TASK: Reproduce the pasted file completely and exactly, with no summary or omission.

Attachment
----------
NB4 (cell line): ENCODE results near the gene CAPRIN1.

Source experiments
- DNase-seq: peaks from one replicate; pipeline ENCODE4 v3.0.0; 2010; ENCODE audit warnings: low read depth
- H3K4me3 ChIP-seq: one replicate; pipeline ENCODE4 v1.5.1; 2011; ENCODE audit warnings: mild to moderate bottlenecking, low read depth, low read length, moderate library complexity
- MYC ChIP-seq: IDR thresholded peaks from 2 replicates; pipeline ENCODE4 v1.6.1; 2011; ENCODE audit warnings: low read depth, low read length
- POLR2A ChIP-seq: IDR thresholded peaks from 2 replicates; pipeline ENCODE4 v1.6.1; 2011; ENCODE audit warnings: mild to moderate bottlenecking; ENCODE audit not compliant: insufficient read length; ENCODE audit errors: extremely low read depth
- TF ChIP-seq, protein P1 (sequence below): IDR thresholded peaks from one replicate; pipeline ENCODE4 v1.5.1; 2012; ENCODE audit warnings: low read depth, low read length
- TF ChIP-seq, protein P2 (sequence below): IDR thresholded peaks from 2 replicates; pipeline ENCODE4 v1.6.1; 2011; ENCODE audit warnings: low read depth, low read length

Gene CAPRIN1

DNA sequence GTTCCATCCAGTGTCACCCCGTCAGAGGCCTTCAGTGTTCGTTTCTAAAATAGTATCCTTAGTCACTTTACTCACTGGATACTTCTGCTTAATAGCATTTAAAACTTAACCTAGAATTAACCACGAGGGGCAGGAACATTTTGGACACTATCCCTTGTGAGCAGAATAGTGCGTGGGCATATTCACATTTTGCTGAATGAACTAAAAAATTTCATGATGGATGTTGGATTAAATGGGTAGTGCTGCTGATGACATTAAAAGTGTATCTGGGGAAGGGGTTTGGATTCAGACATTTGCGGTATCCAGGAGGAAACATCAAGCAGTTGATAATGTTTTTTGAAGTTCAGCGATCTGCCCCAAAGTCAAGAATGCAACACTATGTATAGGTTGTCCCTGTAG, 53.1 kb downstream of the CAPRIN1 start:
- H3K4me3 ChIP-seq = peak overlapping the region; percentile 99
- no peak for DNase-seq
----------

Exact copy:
NB4 (cell line): ENCODE results near the gene CAPRIN1.

Source experiments
- DNase-seq: peaks from one replicate; pipeline ENCODE4 v3.0.0; 2010; ENCODE audit warnings: low read depth
- H3K4me3 ChIP-seq: one replicate; pipeline ENCODE4 v1.5.1; 2011; ENCODE audit warnings: mild to moderate bottlenecking, low read depth, low read length, moderate library complexity
- MYC ChIP-seq: IDR thresholded peaks from 2 replicates; pipeline ENCODE4 v1.6.1; 2011; ENCODE audit warnings: low read depth, low read length
- POLR2A ChIP-seq: IDR thresholded peaks from 2 replicates; pipeline ENCODE4 v1.6.1; 2011; ENCODE audit warnings: mild to moderate bottlenecking; ENCODE audit not compliant: insufficient read length; ENCODE audit errors: extremely low read depth
- TF ChIP-seq, protein P1 (sequence below): IDR thresholded peaks from one replicate; pipeline ENCODE4 v1.5.1; 2012; ENCODE audit warnings: low read depth, low read length
- TF ChIP-seq, protein P2 (sequence below): IDR thresholded peaks from 2 replicates; pipeline ENCODE4 v1.6.1; 2011; ENCODE audit warnings: low read depth, low read length

Gene CAPRIN1

DNA sequence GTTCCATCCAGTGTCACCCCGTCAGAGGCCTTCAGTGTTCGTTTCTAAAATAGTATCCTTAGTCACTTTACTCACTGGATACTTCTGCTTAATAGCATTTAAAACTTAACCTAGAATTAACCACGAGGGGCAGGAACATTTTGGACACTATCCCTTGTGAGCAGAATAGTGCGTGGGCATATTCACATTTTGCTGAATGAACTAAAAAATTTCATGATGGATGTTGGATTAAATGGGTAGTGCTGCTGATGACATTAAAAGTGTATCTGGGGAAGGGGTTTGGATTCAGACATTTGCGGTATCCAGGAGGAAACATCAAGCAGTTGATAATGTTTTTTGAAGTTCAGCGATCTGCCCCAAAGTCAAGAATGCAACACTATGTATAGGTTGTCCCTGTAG, 53.1 kb downstream of the CAPRIN1 start:
- H3K4me3 ChIP-seq = peak overlapping the region; percentile 99
- no peak for DNase-seq